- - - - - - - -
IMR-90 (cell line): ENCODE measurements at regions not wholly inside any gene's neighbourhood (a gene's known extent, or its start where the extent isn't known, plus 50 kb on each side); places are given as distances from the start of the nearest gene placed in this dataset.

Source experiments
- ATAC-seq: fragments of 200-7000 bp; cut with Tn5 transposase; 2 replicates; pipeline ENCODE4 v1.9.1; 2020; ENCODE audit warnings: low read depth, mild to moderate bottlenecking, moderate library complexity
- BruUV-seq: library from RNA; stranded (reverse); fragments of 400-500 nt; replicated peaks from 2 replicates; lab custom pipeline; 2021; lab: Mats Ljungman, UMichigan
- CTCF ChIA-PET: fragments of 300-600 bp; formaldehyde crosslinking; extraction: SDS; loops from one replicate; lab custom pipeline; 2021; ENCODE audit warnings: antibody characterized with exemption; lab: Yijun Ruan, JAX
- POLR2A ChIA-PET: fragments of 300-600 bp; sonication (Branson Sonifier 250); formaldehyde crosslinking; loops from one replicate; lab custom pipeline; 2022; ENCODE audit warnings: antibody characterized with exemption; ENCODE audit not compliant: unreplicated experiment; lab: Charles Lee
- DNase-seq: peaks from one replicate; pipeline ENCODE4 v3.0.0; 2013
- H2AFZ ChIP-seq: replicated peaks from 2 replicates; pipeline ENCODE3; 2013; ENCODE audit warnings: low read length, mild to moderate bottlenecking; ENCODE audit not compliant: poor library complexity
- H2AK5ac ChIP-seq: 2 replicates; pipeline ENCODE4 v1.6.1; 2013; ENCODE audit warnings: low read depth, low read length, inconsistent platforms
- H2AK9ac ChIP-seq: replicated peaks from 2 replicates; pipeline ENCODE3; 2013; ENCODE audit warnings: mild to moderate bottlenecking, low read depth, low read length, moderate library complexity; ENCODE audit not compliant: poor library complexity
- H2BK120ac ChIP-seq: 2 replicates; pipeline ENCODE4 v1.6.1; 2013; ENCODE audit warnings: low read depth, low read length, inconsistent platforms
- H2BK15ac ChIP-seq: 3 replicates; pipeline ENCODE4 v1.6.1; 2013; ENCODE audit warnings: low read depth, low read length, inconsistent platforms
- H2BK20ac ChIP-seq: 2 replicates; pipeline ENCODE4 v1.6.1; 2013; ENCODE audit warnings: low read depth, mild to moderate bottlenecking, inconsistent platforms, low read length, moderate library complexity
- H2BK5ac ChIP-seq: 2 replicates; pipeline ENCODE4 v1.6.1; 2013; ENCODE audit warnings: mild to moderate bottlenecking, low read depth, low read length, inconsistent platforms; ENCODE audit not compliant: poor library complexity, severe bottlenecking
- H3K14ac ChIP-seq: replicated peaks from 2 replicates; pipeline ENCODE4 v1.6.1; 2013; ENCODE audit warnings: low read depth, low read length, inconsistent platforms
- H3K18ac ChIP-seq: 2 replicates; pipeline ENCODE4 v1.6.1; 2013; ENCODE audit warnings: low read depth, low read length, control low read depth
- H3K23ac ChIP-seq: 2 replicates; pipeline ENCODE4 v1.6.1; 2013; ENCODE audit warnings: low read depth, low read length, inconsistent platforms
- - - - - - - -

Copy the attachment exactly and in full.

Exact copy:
IMR-90 (cell line): ENCODE measurements at regions not wholly inside any gene's neighbourhood (a gene's known extent, or its start where the extent isn't known, plus 50 kb on each side); places are given as distances from the start of the nearest gene placed in this dataset.

Source experiments
- ATAC-seq: fragments of 200-7000 bp; cut with Tn5 transposase; 2 replicates; pipeline ENCODE4 v1.9.1; 2020; ENCODE audit warnings: low read depth, mild to moderate bottlenecking, moderate library complexity
- BruUV-seq: library from RNA; stranded (reverse); fragments of 400-500 nt; replicated peaks from 2 replicates; lab custom pipeline; 2021; lab: Mats Ljungman, UMichigan
- CTCF ChIA-PET: fragments of 300-600 bp; formaldehyde crosslinking; extraction: SDS; loops from one replicate; lab custom pipeline; 2021; ENCODE audit warnings: antibody characterized with exemption; lab: Yijun Ruan, JAX
- POLR2A ChIA-PET: fragments of 300-600 bp; sonication (Branson Sonifier 250); formaldehyde crosslinking; loops from one replicate; lab custom pipeline; 2022; ENCODE audit warnings: antibody characterized with exemption; ENCODE audit not compliant: unreplicated experiment; lab: Charles Lee
- DNase-seq: peaks from one replicate; pipeline ENCODE4 v3.0.0; 2013
- H2AFZ ChIP-seq: replicated peaks from 2 replicates; pipeline ENCODE3; 2013; ENCODE audit warnings: low read length, mild to moderate bottlenecking; ENCODE audit not compliant: poor library complexity
- H2AK5ac ChIP-seq: 2 replicates; pipeline ENCODE4 v1.6.1; 2013; ENCODE audit warnings: low read depth, low read length, inconsistent platforms
- H2AK9ac ChIP-seq: replicated peaks from 2 replicates; pipeline ENCODE3; 2013; ENCODE audit warnings: mild to moderate bottlenecking, low read depth, low read length, moderate library complexity; ENCODE audit not compliant: poor library complexity
- H2BK120ac ChIP-seq: 2 replicates; pipeline ENCODE4 v1.6.1; 2013; ENCODE audit warnings: low read depth, low read length, inconsistent platforms
- H2BK15ac ChIP-seq: 3 replicates; pipeline ENCODE4 v1.6.1; 2013; ENCODE audit warnings: low read depth, low read length, inconsistent platforms
- H2BK20ac ChIP-seq: 2 replicates; pipeline ENCODE4 v1.6.1; 2013; ENCODE audit warnings: low read depth, mild to moderate bottlenecking, inconsistent platforms, low read length, moderate library complexity
- H2BK5ac ChIP-seq: 2 replicates; pipeline ENCODE4 v1.6.1; 2013; ENCODE audit warnings: mild to moderate bottlenecking, low read depth, low read length, inconsistent platforms; ENCODE audit not compliant: poor library complexity, severe bottlenecking
- H3K14ac ChIP-seq: replicated peaks from 2 replicates; pipeline ENCODE4 v1.6.1; 2013; ENCODE audit warnings: low read depth, low read length, inconsistent platforms
- H3K18ac ChIP-seq: 2 replicates; pipeline ENCODE4 v1.6.1; 2013; ENCODE audit warnings: low read depth, low read length, control low read depth
- H3K23ac ChIP-seq: 2 replicates; pipeline ENCODE4 v1.6.1; 2013; ENCODE audit warnings: low read depth, low read length, inconsistent platforms